Further, this policy creates no legal or enforceable rights in the event of litigation until it is actually adopted by the EPA. The comment period on the policy closes on June 30. Among the criticisms being leveled at the policy are its rejection of a privilege for audit findings. Once disclosure is made to the EPA, the results of the critical self-evaluation process are publicly available.
Another concern is that the policy requires disclosure not only to the EPA, but also to state and local enforcement authorities, without regard to whether those states or localities have similar incentives. A third concern is that to qualify for the penalty mitigation, numerous and vague conditions must be met, reducing the certainty of the process and significantly undermining its effectiveness as an incentive for auditing and disclosure.
Fourth, the exceptions to the EPA’s general rule of not routinely seeking audit reports to trigger enforcement are so vague as to gut the rule. Finally, the policy only applies to environmental laws enforced by the EPA and not health and safety laws enforced by the Occupational Safety and Health Administration. Many experts think the policy does little to stem growing industry interest in privilege legislation.
Numerous arguments have been articulated on both sides of the privilege debate, but the heart of the issue is twofold: finding the strongest motivator to industries to perform environmental health and safety audits, and to implement corrective actions, particularly for smaller companies that perceive themselves to be outside the enforcement web; and building incentives to overcome the risks inherent in voluntary disclosure of audit findings to regulators.
Alternative incentives to an audit privilege include use-immunity statutes; statutory affirmative defenses, excusing a company or individual from civil or criminal prosecution; amnesty; and penalty immunity or mitigation.
The chief advantage to a privilege over the other available options is that, through non-disclosure, the industries that audit are given equal treatment with those that do not audit and go undetected in today’s world of diminishing enforcement resources. This includes ensuring no greater prospect of enforcement and no third-party access to disclosed audit findings. The clear message from industry is that a privilege is the optimal option unless the enforcement treatment can be equalized.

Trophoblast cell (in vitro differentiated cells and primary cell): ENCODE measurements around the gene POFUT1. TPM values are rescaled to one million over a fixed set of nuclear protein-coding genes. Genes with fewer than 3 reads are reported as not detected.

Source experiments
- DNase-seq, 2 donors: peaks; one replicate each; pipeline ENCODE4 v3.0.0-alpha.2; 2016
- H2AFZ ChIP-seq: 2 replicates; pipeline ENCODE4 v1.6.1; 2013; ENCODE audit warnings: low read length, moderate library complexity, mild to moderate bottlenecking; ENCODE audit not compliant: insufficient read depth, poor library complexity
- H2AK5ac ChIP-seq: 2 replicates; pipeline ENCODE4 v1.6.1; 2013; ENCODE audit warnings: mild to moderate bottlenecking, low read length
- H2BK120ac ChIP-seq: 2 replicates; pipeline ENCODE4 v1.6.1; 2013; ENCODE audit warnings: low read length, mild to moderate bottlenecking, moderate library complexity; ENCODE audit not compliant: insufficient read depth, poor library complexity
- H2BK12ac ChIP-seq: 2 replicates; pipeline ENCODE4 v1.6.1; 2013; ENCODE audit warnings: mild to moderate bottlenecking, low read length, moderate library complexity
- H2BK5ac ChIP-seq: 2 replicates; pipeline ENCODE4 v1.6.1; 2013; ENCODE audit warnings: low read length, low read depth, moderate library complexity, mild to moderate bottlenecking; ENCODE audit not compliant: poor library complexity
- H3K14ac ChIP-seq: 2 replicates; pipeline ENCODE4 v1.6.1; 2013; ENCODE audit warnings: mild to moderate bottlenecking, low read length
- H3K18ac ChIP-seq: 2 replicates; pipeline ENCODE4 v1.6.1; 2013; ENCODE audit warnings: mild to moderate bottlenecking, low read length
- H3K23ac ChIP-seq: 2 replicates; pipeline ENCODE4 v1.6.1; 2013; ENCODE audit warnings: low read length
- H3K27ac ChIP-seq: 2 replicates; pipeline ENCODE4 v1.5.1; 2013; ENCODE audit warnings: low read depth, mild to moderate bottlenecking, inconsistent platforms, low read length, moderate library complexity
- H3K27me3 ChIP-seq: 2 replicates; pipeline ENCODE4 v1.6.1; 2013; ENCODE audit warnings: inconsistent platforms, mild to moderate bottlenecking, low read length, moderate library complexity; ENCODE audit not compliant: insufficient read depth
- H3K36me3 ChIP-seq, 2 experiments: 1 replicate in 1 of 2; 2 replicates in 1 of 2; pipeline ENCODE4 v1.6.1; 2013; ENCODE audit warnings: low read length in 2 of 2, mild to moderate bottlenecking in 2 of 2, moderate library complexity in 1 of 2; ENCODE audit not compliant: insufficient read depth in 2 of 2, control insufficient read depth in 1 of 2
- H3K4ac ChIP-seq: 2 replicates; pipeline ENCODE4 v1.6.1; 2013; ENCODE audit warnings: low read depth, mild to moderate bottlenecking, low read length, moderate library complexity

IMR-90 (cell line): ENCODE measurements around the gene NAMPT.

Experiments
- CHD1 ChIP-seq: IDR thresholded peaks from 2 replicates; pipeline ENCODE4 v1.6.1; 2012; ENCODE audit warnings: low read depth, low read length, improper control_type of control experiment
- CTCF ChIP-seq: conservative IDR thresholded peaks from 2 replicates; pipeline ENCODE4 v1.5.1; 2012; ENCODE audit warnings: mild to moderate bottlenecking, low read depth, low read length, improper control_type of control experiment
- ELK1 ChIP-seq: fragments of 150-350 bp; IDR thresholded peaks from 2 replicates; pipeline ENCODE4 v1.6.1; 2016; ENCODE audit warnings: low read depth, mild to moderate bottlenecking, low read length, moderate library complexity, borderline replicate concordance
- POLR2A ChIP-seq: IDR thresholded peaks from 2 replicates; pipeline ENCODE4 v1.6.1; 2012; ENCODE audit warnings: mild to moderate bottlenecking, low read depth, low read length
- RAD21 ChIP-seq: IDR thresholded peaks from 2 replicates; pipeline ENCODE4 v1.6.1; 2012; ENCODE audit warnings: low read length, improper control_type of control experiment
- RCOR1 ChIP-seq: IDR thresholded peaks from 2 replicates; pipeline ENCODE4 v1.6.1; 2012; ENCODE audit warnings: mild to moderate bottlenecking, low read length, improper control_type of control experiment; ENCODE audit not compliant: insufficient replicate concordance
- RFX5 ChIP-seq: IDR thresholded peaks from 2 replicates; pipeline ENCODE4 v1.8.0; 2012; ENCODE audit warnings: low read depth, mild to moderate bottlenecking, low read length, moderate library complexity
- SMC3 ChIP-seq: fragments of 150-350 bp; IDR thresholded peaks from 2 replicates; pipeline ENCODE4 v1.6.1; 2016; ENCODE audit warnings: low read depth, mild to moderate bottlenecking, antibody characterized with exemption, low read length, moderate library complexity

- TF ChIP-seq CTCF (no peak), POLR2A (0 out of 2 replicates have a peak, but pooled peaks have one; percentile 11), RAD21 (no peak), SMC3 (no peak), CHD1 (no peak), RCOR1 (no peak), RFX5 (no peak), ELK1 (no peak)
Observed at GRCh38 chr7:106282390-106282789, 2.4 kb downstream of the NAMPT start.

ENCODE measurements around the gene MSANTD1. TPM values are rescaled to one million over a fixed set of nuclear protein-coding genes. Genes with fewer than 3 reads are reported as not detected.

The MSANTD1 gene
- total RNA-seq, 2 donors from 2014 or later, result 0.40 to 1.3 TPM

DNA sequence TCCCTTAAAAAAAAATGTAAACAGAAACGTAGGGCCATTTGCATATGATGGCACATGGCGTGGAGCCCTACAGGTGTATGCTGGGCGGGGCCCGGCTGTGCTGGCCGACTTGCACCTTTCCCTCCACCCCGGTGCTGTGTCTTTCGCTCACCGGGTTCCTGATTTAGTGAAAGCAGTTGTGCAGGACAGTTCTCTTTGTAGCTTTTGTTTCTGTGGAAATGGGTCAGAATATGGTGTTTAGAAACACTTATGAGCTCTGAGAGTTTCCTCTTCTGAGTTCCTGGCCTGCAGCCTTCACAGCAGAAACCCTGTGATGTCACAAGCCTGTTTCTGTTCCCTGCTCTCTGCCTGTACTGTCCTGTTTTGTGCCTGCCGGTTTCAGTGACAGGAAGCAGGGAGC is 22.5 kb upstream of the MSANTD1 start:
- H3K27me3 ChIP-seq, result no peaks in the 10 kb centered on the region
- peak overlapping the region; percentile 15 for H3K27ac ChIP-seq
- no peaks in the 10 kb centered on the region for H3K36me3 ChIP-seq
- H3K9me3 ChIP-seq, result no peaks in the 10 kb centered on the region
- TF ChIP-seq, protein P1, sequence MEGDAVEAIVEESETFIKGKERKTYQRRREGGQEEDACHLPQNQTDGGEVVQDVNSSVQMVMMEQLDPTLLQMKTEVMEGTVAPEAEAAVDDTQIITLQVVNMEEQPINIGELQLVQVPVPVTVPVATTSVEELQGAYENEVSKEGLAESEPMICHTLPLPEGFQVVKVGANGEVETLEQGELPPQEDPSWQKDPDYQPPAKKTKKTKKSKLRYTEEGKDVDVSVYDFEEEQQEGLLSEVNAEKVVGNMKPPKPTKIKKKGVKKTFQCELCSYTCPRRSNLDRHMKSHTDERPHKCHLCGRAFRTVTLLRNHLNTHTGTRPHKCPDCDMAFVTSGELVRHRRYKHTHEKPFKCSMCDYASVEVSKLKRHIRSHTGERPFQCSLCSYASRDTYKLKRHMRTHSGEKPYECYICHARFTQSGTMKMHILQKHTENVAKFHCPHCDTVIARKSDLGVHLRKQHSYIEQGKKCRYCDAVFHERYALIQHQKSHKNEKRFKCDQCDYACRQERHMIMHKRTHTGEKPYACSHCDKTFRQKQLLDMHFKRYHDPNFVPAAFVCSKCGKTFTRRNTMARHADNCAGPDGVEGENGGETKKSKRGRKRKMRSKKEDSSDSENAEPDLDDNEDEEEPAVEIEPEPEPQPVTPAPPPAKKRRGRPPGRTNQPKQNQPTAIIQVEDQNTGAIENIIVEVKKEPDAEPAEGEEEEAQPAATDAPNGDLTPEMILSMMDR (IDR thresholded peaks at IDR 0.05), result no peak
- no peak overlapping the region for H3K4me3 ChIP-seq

The momentum toward audit privilege demonstrates the desire of states to be proactive and to foster audit privilege as an industry compliance tool by leveling the playing field between companies that audit, detect and correct, and their more derelict counterparts. A few states have made penalty immunity or mitigation contingent on voluntary disclosure of findings. These states have acknowledged that although the enforcement-oriented approach has done much to induce compliance auditing, it is time to look for new and creative ways to encourage voluntary use of auditing as a compliance tool.
Industry has supported voluntary disclosure of audit findings when equal or better treatment is provided for companies that expend resources to audit, detect and correct environmental problems. Indeed, even in today’s enforcement climate, many companies audit without an expectation of protecting the findings and some disclose their findings through voluntary participation in shareholder proposals. Most companies will continue their support of privilege legislation until the risk of third-party disclosure is reduced or eliminated. At present, the EPA is failing to address that risk, diminishing the incentive to audit and disclose.
(Justin P. Doyle is a partner with Nixon, Hargrave, Devans & Doyle. His colleague, Jean McCreary, who is collecting comments on the EPA proposal on behalf of the Environmental Auditing Roundtable, assisted with this article.)